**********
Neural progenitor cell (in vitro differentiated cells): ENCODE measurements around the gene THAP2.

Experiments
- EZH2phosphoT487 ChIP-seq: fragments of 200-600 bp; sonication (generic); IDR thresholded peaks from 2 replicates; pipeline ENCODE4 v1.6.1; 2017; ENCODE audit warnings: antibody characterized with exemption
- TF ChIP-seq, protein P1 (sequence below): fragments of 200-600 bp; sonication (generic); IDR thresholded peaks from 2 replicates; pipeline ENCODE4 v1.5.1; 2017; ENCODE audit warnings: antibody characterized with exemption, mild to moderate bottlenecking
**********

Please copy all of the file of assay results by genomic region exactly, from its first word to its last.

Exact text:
Neural progenitor cell (in vitro differentiated cells): ENCODE measurements around the gene THAP2.

Experiments
- EZH2phosphoT487 ChIP-seq: fragments of 200-600 bp; sonication (generic); IDR thresholded peaks from 2 replicates; pipeline ENCODE4 v1.6.1; 2017; ENCODE audit warnings: antibody characterized with exemption
- TF ChIP-seq, protein P1 (sequence below): fragments of 200-600 bp; sonication (generic); IDR thresholded peaks from 2 replicates; pipeline ENCODE4 v1.5.1; 2017; ENCODE audit warnings: antibody characterized with exemption, mild to moderate bottlenecking